Today’s airborne law enforcement (ALE) pilots perform more than police work. At the California Highway Patrol (CHP), law enforcement is halfway down the list of aircrews’ seven missions, superseded by emergency response, homeland security and rural roadway patrol. “All these missions are about public service,” says Lt. Mike Sedam, commander of CHP’s Office of Air Operations, whose 88 pilots operate 15 fixed-wing and 15 rotor aircraft.
“That’s an emerging trend,” says Sgt. David Hall, of Colorado State Patrol’s (CSP) Aircraft Section, speaking of efforts among many ALE forces to “break down the silos” and use their assets to meet a variety of state needs. “Ten years from now, the term will be public-safety aviation rather than law enforcement,” says Hall, whose five pilots provide state transportation as well as police services with their fixed-wing fleet.
It’s happening already. The venerable Airborne Law Enforcement Association will change its name on January 1, 2018, to the Airborne Public Safety Association (APSA), in order “to be more inclusive” of its variety of missions and the sister agencies ALE pilots often work alongside, says APSA’s executive director and CEO Daniel Schwarzbach, a senior officer and helicopter pilot with the Houston Police Department. ALE operators have “added hoists [for EMS], buckets for firefighting, and search-and-rescue [capabilities]” to pilots’ work scopes, Schwarzbach notes.
The number of ALE pilot jobs is unknown. A decade ago, a groundbreaking Census of Law Enforcement Aviation Units found about 200 agencies in 46 states and the District of Columbia operated more than 900 law enforcement aircraft and employed some 1,700 pilots. APSA, which has some 3,500 individual members, estimates today about 400 law enforcement agencies — state and municipal departments, along with federal agencies such as Customs and Border Protection, the FBI and Department of Justice — operate manned aircraft. Even the National Park Service has ALE pilots among its park ranger police force.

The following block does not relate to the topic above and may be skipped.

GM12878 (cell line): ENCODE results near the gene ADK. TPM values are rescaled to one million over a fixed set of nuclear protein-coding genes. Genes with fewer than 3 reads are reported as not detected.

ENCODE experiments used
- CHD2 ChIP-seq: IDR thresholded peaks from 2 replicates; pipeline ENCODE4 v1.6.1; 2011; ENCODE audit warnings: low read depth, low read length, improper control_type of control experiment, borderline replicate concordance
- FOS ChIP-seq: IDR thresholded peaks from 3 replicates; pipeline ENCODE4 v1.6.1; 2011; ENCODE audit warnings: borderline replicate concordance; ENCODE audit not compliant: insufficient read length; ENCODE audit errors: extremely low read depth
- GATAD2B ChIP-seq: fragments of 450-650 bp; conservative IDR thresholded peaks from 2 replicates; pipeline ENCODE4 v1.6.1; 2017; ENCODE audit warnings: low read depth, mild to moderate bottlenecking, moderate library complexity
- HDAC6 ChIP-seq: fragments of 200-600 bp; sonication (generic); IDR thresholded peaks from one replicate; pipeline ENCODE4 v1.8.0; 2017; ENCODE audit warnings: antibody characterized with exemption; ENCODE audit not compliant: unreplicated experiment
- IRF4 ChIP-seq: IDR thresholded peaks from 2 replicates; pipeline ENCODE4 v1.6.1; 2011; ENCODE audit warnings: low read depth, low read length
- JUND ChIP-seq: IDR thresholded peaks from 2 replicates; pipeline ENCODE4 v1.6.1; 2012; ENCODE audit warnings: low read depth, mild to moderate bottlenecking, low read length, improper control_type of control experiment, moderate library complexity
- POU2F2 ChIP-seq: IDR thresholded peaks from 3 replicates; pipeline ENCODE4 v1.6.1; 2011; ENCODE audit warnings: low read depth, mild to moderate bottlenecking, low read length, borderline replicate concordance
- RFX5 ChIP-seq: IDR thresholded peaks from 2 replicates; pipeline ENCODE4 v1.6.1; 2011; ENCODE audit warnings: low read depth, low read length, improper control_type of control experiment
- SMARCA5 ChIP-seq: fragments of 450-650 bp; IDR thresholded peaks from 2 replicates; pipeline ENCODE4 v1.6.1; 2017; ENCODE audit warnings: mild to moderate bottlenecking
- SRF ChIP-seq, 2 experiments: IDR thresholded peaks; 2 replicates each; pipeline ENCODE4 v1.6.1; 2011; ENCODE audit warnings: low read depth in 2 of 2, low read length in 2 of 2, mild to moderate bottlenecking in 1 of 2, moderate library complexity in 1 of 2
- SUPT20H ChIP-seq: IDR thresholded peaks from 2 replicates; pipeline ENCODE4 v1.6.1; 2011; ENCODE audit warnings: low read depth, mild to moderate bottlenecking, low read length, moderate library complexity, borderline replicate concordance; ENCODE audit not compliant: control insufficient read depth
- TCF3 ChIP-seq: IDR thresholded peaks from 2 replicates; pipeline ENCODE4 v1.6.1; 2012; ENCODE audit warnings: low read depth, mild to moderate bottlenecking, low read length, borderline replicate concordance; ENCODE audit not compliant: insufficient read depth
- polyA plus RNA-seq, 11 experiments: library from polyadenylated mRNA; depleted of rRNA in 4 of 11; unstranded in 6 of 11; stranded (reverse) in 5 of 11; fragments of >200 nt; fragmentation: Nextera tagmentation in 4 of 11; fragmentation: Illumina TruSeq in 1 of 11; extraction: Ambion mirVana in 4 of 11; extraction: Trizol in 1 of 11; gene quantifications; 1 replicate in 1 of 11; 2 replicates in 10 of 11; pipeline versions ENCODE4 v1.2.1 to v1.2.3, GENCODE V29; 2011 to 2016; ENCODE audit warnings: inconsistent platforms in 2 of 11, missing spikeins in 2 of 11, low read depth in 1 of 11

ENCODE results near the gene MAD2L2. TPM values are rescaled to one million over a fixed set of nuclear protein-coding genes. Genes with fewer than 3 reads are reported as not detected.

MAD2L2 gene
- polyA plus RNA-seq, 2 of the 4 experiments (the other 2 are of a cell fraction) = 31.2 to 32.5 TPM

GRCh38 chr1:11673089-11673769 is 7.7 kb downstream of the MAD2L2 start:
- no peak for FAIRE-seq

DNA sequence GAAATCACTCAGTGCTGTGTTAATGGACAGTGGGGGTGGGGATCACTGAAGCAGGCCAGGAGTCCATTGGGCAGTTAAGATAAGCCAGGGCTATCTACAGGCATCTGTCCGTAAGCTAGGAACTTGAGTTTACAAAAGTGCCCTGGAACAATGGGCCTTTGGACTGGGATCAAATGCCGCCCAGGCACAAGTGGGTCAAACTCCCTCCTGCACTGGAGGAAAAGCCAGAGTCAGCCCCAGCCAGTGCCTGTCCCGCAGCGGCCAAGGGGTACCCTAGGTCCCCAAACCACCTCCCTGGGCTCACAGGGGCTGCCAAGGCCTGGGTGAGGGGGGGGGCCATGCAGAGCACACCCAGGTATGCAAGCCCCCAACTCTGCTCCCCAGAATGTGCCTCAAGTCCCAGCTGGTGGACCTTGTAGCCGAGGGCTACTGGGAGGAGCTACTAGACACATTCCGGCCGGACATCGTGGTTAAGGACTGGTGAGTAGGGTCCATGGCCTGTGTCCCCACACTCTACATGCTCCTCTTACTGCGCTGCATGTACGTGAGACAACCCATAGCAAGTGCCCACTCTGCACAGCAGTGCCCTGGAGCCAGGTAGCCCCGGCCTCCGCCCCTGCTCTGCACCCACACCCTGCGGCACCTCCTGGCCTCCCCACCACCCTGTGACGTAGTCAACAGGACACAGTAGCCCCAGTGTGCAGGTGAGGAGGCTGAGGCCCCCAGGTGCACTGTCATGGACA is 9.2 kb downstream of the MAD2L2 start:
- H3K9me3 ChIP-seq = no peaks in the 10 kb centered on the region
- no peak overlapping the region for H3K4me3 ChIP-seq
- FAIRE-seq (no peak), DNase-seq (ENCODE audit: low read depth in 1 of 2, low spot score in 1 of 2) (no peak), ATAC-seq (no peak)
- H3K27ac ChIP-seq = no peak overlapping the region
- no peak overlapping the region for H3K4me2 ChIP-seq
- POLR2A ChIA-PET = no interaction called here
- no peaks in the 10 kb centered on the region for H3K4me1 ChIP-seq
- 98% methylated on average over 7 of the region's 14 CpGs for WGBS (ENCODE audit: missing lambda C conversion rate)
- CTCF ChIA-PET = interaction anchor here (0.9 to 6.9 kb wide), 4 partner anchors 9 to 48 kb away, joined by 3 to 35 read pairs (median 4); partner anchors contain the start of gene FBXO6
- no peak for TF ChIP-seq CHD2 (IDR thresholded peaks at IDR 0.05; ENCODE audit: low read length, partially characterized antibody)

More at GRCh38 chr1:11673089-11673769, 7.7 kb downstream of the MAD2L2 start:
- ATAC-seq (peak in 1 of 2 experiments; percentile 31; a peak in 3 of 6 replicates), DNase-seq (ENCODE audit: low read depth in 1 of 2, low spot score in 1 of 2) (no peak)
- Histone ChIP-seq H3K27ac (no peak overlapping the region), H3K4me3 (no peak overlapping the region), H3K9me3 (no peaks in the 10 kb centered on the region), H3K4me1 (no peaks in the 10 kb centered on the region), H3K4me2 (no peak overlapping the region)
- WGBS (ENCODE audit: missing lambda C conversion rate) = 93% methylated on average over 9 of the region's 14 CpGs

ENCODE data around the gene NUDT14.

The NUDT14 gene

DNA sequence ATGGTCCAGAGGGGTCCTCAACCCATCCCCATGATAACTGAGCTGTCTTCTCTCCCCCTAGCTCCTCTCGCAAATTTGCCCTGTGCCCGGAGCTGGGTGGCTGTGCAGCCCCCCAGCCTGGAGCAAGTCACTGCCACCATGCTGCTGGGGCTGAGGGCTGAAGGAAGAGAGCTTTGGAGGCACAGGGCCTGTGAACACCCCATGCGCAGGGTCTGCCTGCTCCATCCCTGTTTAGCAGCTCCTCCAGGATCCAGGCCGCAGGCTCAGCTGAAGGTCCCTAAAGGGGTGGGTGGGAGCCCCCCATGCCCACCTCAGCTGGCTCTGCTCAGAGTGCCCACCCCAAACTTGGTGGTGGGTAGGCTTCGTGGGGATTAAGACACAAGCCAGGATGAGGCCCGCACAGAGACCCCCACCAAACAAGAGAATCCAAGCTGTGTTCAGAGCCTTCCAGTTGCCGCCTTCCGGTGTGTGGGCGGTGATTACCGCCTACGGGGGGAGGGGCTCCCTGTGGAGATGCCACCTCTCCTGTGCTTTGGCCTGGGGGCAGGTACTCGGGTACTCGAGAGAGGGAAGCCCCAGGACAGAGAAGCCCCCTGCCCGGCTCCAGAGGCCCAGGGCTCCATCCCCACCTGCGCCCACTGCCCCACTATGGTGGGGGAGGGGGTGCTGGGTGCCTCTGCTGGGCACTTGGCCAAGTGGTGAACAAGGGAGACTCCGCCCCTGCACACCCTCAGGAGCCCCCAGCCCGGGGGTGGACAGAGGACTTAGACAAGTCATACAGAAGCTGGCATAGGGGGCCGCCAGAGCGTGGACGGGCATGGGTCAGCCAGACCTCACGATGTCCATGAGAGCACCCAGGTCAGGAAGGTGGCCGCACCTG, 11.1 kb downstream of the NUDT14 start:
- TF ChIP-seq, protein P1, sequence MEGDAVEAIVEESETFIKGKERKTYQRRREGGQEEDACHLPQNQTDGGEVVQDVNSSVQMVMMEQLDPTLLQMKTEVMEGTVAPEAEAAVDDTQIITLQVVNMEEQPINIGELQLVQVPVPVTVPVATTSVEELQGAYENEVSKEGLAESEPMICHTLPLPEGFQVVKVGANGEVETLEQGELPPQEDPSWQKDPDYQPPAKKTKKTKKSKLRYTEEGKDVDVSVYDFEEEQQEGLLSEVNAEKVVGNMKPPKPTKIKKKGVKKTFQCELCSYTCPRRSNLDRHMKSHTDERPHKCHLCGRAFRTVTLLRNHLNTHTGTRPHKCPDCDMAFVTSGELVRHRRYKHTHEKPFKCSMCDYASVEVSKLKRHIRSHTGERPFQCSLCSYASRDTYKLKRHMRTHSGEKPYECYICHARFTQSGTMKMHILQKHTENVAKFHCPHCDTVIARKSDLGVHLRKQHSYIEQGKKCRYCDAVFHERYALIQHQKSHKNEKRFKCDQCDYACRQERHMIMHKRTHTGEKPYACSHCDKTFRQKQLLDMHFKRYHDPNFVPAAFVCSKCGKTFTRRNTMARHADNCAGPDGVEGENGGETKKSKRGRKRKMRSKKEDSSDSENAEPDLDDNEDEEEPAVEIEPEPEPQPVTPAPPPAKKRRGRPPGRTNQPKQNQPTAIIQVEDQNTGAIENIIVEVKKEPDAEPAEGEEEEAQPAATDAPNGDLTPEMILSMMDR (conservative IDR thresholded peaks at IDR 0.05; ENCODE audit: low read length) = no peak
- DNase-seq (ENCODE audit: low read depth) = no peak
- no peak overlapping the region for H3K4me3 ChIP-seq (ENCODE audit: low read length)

Most state and municipal ALE operators require applicants to have a bachelor’s degree and at least two years of law enforcement experience within the department. Flying qualifications vary but may mandate an instrument rating and commercial license. Such candidates often aren’t hard to find.
“There’s a surprising number of private pilots in the Colorado State Patrol — not flying as a career but as a hobby,” says Hall, who got his pilot’s license in 2006. “The type of people attracted to law enforcement are attracted to aviation.”
Nonetheless, some flight time requirements constrict the pool of potential ALE pilots, and APSA and the Helicopter Association International are working with insurance companies — which often set these requirements — to ensure they are appropriate.
Employment opportunities typically parallel state budgets, and thus are now basically static. Given the satisfactions that come with public-safety missions, once hired, pilots are reluctant to relinquish these positions. CHP’s Sedam could be talking of ALE pilots anywhere when he says, “They can change the trajectory of somebody’s life for the better from tragedy, and affect entire generations in a matter of moments.”
More information on ALE pilot jobs is available here.